What’s crucial in the definition of our programmable semicolon is that the Counter is known before the function, given in the second argument, can be evaluated. So, if the Counter in the first argument (which comes before >>=) is just an expression resulting in a concrete Counter, we can be sure that this expression will be evaluated before the function given in the second argument (which comes after >>=) is called.

For the ability to add items to our shopping lists as well as remove them, we need to define two more functions, which are both one-liners. Moreover, we define our first shopping list — namely the empty shopping list.

At this point, we have everything at hand to create a typical shopping list, one item at a time.

Executing the code leads to the following output:

What’s happening here?

We begin with the empty shopping list, which has no elements in it and has its counter initialized to 0. Our programmable semicolon, >>=, takes the list resulting from a line and passes it to the function in the next line.

The empty shopping list is essentially handed through the lines and manipulated at each stage. The central point is that we can be sure that, for example, “Bread” is added before “Butter.” As described above, that’s thanks to the definition of our programmable semicolon.

But notice how everything in our (as it’s called) “monadic action” is made up of functions. Each line is an anonymous function (except the first), as well as >>=. In conclusion, we’ve implemented a way to sequence actions in a purely functional way.

Haskell provides a lot of syntactic sugar, which allows for writing the monadic action above in a way that emphasizes the sequential property more:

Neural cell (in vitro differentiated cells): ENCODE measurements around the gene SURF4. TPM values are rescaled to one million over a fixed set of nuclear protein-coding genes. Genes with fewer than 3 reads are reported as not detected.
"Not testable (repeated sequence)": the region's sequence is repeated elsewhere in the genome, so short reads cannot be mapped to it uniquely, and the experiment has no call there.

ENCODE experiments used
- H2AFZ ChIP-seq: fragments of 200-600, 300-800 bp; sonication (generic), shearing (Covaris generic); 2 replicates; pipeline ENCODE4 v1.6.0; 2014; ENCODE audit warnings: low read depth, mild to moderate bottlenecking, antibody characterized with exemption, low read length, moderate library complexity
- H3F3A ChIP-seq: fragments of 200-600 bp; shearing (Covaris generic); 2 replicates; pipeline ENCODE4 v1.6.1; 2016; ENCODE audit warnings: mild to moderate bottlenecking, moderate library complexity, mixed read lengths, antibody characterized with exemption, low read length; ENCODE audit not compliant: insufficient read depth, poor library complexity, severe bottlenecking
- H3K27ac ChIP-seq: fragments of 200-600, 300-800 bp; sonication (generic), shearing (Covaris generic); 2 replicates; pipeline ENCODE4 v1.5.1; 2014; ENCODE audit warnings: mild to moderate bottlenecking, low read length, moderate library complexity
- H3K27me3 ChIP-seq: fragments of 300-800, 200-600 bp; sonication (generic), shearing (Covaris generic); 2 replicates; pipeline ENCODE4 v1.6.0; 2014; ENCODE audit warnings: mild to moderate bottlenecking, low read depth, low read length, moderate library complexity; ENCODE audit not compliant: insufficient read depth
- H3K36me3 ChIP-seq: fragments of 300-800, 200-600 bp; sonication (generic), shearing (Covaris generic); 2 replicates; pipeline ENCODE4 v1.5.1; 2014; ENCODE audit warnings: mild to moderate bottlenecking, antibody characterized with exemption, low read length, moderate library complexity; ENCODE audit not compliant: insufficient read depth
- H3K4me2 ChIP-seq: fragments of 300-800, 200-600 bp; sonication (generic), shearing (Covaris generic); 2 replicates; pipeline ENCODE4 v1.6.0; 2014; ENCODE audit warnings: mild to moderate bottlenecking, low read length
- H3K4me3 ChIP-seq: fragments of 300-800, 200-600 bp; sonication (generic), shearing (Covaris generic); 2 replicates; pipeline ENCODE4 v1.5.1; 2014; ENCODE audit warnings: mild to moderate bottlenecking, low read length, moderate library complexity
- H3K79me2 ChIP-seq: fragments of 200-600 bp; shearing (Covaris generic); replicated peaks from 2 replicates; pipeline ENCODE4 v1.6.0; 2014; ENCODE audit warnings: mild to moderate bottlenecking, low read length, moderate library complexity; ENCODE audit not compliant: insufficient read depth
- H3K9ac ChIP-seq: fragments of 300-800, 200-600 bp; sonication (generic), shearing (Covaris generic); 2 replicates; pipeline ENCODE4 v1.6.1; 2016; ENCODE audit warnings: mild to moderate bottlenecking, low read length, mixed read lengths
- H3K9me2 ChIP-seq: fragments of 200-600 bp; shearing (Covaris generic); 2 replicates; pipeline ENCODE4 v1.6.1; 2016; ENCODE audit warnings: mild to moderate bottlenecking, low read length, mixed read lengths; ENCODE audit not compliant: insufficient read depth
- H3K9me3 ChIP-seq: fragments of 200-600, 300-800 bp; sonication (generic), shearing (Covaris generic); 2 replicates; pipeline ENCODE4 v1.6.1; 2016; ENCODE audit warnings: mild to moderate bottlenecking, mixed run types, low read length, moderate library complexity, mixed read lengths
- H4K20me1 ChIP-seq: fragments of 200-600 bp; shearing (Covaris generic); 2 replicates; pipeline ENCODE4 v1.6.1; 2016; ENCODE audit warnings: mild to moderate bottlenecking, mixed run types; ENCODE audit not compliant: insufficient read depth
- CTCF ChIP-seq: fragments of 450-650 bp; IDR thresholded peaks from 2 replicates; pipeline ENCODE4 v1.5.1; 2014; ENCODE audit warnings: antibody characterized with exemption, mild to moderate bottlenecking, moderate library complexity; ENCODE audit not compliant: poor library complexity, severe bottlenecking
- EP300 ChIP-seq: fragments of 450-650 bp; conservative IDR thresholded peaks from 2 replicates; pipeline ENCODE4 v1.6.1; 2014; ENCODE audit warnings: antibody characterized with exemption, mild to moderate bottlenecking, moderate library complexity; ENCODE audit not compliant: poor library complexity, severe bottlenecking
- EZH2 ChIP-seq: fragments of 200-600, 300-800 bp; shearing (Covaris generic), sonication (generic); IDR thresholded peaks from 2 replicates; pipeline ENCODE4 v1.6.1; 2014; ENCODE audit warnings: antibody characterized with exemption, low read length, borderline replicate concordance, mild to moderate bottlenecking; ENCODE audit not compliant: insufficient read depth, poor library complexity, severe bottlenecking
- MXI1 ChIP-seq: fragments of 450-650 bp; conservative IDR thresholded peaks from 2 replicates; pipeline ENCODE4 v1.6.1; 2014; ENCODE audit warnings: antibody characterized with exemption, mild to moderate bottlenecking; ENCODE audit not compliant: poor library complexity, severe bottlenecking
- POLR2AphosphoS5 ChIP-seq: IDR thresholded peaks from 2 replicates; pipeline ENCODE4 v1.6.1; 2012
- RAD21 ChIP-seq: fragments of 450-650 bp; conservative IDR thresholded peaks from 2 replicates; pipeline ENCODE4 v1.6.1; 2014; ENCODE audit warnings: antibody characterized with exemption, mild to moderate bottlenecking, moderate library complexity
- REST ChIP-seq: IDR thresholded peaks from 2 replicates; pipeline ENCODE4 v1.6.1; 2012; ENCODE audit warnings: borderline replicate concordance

The two definitions are completely equivalent. In the end, it’s a matter of taste which one to use. To begin with, though, it’s advisable to use the explicit form, to be reminded of what’s going on behind the scenes.

One more important fact about the counting of manipulation. Once defined in the programmable semicolon, the counting is completely invisible within the monadic action. The magic happens inside our semicolon, >>=. As the functionality of this function can be freely defined, it’s a great place to hide all sorts of things. The predefined maybe monad, for example, hides checking for null in its programmable semicolon and skips all following lines if null occurs. Moreover, logging can be implemented in a monadic way and hidden in >>=. Parsers are another application, which makes use of the state monad — but that’s a whole other story.

So, monads are useful in a variety of scenarios. In the end they’re nothing more and nothing less than programmable semicolons.

Better Programming

Advice for programmers.

Thanks to Zack Shapiro

Marcel Moosbrugger

Written by

I am a computer science researcher, enjoying to explain complex things in simple terms || linkedin.com/in/marcel-moosbrugger

Better Programming

Advice for programmers.